Evaluation  |  Negotiation  |  Resolution                                                                                                                                         Disclaimer - Privacy Policy

ADR Services, Inc.'s Logo

Miller|Mediation & ADR Services, Inc.

 

Discovery Referee

 

ADR stands for Alternative Dispute Resolution.  Alternative to what?  Litigation, or any other combative-based method of resolution (primarily arbitration and/or trial).  I also serve as a Discovery Referee:


Key Benefits:


Cost:  In lieu of lengthy briefs which can be costly due to the amount of attorney time, the parties can agree to submit limited issues to the Discovery Referee for resolution.  Alternatively, they can submit more lengthy issues to the Discovery Referee who can spend more time than a Judge in evaluating the issues surrounding the sharing of necessary information and deciding how to resolve them.


Control:  Litigation is governed by procedural rules which can be inflexible, and rigidly enforced by the Courts.  But since the parties can decide the procedural elements of HOW to settle their dispute, as well as agreeing on the substantive resolution, they control the amount of time and energy which will govern the process and the end result.


Time:  In deciding how to govern the procedure, the parties have more control over how much time it will take to resolve their matter.  And this does not have to mean a faster resolution.  While disputants generally seek a faster resolution than the Courts might provide, some matters actually require more time and consideration than the Courts want to allow, which creates great tension for the litigants.  One example is a case where a house was constructed on a hill, and was suffering damage as a result of land movement.  While all of the parties and their consultants agreed they needed more time, the Court required resolution of the case in less time.  Subsequently, the parties' need for investigation and analysis was limited by inflexibly short time restrictions imposed by the Court.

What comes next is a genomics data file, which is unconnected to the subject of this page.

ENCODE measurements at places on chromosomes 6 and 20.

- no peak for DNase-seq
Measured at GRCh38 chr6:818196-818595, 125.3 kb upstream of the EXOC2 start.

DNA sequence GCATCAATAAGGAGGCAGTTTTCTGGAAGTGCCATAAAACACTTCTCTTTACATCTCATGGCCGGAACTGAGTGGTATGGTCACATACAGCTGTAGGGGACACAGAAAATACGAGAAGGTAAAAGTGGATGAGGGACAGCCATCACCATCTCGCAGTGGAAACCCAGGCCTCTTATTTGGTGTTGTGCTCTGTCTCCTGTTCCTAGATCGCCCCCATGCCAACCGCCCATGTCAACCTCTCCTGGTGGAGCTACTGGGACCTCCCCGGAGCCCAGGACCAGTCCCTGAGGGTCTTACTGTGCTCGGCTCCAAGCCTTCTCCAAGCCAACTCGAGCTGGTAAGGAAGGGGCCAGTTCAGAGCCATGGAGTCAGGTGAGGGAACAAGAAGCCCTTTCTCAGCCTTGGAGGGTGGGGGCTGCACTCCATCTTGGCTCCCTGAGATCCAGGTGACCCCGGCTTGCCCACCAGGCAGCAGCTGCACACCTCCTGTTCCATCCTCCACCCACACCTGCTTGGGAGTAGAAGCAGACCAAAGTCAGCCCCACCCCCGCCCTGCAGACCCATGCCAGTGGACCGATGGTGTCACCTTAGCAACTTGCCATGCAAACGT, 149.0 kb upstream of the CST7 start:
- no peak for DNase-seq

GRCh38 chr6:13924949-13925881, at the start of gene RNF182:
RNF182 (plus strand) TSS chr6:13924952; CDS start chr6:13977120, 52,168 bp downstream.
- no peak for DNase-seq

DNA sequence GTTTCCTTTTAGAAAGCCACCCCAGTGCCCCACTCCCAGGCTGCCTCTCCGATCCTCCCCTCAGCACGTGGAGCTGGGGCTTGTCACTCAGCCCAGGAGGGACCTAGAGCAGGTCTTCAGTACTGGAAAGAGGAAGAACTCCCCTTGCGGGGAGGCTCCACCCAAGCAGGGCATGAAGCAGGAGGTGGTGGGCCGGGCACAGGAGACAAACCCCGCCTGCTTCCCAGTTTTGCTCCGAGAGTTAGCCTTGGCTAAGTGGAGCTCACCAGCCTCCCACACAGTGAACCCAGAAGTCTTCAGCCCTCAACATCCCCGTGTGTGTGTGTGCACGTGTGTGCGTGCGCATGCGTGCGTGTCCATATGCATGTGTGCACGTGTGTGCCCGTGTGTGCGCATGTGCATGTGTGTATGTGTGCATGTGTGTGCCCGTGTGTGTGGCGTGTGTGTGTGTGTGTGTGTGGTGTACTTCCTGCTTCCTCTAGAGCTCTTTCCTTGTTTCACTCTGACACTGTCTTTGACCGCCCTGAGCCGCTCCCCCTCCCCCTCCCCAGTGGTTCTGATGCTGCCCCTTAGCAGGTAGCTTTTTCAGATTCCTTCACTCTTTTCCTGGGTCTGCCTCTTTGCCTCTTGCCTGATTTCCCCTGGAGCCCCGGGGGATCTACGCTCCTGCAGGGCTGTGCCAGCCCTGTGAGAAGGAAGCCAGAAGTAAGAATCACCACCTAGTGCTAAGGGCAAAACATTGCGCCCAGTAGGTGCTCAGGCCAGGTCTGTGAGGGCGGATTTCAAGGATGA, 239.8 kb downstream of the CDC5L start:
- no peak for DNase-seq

Are there any downsides?


Unless the parties do not wish to control their discovery procedures, there are no pitfalls to retaining a Discovery Referee, if the discovery needs of the case require it.  A Discovery Referee is most effective in complex, multi-party cases, or in highly contested matters involving sensitive information.


If the parties cannot control the exchange of information, then a Discovery Referee may become necessary; the expense of the Discovery Referee may be yet another source of acrimony in the dispute itself.